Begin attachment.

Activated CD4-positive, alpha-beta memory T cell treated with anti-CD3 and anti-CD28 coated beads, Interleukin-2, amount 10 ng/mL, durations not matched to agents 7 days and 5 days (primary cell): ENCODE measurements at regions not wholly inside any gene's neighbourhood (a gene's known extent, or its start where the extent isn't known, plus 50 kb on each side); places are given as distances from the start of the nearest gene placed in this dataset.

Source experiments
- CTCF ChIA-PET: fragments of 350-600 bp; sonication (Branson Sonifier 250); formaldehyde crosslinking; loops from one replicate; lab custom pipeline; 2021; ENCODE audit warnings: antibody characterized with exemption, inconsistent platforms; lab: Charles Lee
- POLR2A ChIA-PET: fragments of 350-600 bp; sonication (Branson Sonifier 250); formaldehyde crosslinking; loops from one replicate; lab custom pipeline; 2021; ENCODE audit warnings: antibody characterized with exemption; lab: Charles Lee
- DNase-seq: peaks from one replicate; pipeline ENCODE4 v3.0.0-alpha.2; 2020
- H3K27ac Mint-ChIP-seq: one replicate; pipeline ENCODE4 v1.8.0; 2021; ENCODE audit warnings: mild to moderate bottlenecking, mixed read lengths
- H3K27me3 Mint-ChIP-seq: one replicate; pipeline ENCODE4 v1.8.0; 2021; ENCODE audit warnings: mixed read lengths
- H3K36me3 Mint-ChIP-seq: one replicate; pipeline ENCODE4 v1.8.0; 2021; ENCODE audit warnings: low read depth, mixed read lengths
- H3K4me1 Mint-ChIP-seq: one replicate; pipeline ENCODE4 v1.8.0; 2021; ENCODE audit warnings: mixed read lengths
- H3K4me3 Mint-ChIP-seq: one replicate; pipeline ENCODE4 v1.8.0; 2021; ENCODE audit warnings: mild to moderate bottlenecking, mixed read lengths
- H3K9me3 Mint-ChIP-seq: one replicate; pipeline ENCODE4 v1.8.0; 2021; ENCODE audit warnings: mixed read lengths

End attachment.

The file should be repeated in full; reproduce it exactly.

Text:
Activated CD4-positive, alpha-beta memory T cell treated with anti-CD3 and anti-CD28 coated beads, Interleukin-2, amount 10 ng/mL, durations not matched to agents 7 days and 5 days (primary cell): ENCODE measurements at regions not wholly inside any gene's neighbourhood (a gene's known extent, or its start where the extent isn't known, plus 50 kb on each side); places are given as distances from the start of the nearest gene placed in this dataset.

Source experiments
- CTCF ChIA-PET: fragments of 350-600 bp; sonication (Branson Sonifier 250); formaldehyde crosslinking; loops from one replicate; lab custom pipeline; 2021; ENCODE audit warnings: antibody characterized with exemption, inconsistent platforms; lab: Charles Lee
- POLR2A ChIA-PET: fragments of 350-600 bp; sonication (Branson Sonifier 250); formaldehyde crosslinking; loops from one replicate; lab custom pipeline; 2021; ENCODE audit warnings: antibody characterized with exemption; lab: Charles Lee
- DNase-seq: peaks from one replicate; pipeline ENCODE4 v3.0.0-alpha.2; 2020
- H3K27ac Mint-ChIP-seq: one replicate; pipeline ENCODE4 v1.8.0; 2021; ENCODE audit warnings: mild to moderate bottlenecking, mixed read lengths
- H3K27me3 Mint-ChIP-seq: one replicate; pipeline ENCODE4 v1.8.0; 2021; ENCODE audit warnings: mixed read lengths
- H3K36me3 Mint-ChIP-seq: one replicate; pipeline ENCODE4 v1.8.0; 2021; ENCODE audit warnings: low read depth, mixed read lengths
- H3K4me1 Mint-ChIP-seq: one replicate; pipeline ENCODE4 v1.8.0; 2021; ENCODE audit warnings: mixed read lengths
- H3K4me3 Mint-ChIP-seq: one replicate; pipeline ENCODE4 v1.8.0; 2021; ENCODE audit warnings: mild to moderate bottlenecking, mixed read lengths
- H3K9me3 Mint-ChIP-seq: one replicate; pipeline ENCODE4 v1.8.0; 2021; ENCODE audit warnings: mixed read lengths